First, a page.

The majority of microbes in many environments are considered “as yet uncultured” and were traditionally considered inaccessible for study through the microbiological gold-standard of pure culture. The emergence of metagenomic approaches has allowed researchers to access and study these microbes in a culture-independent manner through next generation sequencing and functional expression of metagenomic DNA in a heterologous host. Metagenomics has revealed an extraordinary degree of diversity and novelty, not only among microbial communities themselves, but also within the genomes of these microbes.
Metagenomic analysis can involve sequence-based or functional approaches (or a combination of both). The continuous improvements to next-generation sequencing technologies coupled with dramatic reductions in cost have allowed the field of metagenomics to grow at a rapid rate. Many novel insights on microbial community composition, structure and functional capacity have been gained from sequence-based metagenomics. Functional metagenomics has been utilised, with much success, to identify many novel genes, proteins and secondary metabolites such as antibiotics with industrial, biotechnological, pharmaceutical and medical relevance.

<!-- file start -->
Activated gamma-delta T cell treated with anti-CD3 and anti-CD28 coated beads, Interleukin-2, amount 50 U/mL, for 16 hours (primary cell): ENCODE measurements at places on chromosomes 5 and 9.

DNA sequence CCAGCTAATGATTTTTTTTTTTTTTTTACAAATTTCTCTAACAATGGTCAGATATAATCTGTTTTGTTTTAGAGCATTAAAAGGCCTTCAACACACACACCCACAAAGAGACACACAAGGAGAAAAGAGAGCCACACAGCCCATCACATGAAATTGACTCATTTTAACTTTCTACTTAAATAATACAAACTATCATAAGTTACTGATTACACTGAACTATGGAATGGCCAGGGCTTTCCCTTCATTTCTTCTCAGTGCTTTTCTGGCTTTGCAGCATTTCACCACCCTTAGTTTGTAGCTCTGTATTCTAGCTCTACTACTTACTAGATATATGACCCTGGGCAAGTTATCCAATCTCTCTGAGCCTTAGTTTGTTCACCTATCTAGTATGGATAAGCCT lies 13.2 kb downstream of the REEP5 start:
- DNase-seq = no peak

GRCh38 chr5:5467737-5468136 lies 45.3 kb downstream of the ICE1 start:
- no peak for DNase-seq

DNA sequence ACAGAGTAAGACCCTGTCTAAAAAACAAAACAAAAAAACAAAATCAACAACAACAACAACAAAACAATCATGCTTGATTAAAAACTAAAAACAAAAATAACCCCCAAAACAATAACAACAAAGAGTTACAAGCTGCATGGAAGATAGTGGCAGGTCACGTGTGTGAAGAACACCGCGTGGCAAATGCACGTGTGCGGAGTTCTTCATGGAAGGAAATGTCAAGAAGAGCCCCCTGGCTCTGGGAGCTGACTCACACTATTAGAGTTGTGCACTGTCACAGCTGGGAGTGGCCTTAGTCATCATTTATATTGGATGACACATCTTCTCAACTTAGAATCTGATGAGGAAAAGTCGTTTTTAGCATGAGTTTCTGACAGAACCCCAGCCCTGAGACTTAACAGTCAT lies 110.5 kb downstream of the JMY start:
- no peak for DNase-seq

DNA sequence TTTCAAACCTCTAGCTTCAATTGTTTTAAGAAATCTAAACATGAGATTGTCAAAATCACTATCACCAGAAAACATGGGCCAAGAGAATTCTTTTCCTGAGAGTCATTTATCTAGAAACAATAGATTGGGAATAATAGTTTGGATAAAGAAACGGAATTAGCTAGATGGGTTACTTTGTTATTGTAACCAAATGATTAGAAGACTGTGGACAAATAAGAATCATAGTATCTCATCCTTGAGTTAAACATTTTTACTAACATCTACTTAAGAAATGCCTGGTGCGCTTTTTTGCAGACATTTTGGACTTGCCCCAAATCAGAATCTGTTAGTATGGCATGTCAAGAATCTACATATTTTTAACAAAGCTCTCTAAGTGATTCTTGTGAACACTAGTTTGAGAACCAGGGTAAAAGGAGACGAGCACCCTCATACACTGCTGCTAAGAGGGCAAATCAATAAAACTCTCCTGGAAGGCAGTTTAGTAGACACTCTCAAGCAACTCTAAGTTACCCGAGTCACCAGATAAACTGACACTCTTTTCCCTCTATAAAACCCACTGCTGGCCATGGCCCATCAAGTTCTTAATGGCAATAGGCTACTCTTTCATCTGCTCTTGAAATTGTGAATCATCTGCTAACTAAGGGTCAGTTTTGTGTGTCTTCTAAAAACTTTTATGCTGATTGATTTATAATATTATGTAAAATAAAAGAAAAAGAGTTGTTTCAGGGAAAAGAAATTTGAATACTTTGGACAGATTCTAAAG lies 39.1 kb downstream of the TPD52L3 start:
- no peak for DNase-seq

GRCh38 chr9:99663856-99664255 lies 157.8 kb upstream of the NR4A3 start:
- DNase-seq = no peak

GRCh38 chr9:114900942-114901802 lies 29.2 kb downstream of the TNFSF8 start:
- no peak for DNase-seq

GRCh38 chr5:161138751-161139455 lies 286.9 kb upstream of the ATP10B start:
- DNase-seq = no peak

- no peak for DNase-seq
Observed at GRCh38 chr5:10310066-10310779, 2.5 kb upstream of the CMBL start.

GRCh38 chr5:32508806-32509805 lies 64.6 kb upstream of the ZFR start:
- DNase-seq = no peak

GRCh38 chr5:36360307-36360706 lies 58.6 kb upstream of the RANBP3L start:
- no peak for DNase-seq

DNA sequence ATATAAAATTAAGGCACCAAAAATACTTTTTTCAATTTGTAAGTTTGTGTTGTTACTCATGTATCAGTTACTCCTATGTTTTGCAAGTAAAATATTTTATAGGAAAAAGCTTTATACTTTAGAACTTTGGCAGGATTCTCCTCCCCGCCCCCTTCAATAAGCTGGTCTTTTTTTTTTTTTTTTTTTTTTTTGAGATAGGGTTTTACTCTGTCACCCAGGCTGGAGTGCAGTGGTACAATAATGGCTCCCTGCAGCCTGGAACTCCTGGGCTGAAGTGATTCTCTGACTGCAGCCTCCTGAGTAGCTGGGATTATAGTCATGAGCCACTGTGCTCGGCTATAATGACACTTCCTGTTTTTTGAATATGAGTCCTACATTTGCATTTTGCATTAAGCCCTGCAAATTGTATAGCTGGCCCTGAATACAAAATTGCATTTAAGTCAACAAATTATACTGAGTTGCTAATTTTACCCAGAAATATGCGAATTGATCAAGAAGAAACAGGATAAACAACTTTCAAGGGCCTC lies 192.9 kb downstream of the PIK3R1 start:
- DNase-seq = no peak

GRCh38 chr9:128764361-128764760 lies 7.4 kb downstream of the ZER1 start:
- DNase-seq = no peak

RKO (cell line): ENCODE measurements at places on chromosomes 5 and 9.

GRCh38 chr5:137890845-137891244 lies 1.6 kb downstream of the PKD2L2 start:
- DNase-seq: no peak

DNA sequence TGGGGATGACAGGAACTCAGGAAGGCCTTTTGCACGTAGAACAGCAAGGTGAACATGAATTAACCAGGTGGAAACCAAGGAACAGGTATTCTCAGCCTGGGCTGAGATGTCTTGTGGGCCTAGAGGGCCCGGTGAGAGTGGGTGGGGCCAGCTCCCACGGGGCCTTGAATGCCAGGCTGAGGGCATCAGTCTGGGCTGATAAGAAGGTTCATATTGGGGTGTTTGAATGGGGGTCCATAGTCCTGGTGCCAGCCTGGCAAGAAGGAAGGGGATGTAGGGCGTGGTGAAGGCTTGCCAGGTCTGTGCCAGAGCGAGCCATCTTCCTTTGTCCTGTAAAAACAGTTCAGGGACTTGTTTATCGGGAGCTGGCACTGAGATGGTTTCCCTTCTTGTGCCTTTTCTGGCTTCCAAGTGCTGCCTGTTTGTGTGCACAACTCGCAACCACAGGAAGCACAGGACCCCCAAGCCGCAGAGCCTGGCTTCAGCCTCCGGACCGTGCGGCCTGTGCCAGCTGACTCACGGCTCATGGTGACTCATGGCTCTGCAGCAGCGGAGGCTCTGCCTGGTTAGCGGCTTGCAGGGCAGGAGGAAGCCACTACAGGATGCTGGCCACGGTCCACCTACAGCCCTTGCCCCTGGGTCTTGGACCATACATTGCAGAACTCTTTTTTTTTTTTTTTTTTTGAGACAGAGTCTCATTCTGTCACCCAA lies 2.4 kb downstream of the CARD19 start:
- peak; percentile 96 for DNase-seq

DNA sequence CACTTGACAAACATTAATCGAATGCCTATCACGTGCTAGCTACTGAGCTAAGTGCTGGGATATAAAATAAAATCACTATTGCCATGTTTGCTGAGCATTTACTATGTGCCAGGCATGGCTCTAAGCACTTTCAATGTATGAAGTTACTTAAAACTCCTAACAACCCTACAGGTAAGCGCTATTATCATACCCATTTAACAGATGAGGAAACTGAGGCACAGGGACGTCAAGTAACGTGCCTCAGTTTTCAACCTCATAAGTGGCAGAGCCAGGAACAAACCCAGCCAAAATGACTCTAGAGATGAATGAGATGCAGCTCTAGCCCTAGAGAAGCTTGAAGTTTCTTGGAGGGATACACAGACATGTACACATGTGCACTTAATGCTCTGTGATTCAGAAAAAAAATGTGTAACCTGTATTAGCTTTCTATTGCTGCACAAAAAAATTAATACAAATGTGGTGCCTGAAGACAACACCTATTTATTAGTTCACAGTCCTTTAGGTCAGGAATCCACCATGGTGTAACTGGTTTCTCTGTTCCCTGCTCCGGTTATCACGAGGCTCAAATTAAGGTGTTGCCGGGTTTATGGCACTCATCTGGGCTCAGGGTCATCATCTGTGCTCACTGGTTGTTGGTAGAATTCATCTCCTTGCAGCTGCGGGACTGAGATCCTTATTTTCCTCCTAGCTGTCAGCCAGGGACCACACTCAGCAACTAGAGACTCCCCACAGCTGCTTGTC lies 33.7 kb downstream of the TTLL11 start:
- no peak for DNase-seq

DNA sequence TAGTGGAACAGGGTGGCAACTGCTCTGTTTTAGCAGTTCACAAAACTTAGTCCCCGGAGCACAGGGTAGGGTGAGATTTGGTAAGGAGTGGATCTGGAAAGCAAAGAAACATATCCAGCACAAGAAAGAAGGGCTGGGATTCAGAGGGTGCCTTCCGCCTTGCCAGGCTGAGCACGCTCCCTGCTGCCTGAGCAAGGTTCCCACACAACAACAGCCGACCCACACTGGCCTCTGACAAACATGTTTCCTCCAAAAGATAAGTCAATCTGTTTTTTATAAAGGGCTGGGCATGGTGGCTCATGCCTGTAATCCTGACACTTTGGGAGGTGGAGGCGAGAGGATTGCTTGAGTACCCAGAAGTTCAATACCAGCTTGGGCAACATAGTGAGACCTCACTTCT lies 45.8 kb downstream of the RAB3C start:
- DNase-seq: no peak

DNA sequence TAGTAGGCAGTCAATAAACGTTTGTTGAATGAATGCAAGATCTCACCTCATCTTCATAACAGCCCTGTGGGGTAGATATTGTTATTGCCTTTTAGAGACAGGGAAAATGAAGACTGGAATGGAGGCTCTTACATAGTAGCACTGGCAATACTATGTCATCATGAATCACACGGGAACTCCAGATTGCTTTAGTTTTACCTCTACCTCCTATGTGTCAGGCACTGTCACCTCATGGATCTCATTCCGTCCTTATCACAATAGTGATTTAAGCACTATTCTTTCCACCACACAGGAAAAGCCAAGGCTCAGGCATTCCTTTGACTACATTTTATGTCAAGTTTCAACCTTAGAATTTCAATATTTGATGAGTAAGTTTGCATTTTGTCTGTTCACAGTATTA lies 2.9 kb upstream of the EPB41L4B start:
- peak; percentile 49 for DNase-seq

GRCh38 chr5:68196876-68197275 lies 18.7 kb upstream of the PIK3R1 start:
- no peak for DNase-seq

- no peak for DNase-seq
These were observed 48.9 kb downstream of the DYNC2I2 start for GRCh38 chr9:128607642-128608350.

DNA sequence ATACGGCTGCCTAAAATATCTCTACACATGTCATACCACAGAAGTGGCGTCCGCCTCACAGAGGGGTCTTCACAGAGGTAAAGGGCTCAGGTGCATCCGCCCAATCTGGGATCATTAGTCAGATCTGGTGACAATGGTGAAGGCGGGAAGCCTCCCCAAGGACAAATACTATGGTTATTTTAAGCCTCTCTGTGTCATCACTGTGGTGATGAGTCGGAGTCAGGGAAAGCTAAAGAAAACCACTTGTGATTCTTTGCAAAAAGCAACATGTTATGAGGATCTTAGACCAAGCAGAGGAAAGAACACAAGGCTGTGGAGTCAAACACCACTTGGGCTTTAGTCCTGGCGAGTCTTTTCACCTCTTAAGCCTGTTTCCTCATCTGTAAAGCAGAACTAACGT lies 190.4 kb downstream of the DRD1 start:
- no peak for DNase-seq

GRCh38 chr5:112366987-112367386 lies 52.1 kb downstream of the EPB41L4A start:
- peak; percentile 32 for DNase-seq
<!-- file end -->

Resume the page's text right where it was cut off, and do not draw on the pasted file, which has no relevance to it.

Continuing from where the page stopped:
Future improvements and developments in sequencing technologies, expression vectors, alternative host systems and novel screening assays will help advance the field further by revealing novel taxonomic, phylogenetic and genetic diversity.
This research topic aims to showcase the utility metagenomics to gain insights on the microbial and genomic diversity in different environments by revealing the breadth of novelty that was in the past, largely untapped.
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